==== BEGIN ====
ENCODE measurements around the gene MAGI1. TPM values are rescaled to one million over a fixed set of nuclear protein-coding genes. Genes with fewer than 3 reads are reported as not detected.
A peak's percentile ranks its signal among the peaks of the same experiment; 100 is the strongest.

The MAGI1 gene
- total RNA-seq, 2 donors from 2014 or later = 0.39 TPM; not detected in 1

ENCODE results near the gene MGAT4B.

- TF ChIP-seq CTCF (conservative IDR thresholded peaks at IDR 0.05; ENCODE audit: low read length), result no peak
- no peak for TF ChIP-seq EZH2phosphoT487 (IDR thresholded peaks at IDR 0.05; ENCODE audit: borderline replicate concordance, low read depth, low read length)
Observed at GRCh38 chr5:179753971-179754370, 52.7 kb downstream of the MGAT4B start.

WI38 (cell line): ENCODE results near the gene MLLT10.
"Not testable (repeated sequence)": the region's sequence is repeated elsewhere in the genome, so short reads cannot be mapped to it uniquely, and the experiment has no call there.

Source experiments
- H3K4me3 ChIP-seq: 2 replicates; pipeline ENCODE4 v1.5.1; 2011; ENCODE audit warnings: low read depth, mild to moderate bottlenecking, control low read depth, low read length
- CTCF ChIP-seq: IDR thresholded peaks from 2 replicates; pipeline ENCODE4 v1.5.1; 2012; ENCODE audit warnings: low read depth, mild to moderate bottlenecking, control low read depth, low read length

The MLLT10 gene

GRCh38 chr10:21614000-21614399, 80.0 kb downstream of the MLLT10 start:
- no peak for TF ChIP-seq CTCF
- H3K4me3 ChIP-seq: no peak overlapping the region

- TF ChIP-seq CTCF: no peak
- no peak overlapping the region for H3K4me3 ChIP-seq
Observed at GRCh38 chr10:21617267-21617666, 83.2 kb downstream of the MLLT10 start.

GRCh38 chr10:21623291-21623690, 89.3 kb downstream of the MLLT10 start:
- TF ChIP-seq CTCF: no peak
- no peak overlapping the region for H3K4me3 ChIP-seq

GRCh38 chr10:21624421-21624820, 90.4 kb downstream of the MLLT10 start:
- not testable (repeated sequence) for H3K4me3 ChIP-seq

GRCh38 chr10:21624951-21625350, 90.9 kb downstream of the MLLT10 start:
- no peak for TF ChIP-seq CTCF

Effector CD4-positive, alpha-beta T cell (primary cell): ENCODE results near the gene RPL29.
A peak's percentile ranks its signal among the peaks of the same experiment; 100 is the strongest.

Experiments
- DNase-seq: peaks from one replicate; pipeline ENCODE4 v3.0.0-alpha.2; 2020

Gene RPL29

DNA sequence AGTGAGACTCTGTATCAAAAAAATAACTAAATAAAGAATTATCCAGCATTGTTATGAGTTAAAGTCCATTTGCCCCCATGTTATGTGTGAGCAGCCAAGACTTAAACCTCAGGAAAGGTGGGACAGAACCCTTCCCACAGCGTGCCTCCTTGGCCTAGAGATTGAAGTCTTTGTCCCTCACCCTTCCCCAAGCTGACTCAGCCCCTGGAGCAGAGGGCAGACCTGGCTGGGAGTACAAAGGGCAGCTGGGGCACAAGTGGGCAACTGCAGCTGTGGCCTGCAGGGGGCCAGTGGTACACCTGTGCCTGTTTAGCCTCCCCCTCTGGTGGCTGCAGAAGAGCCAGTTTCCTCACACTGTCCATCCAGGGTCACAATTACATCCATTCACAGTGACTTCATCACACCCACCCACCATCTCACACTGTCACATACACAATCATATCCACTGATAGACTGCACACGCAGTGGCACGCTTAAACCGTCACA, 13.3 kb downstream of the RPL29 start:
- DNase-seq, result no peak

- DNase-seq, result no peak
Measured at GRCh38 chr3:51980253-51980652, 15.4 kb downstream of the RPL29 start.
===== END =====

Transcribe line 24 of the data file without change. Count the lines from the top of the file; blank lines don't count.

GRCh38 chr10:21624421-21624820, 90.4 kb downstream of the MLLT10 start: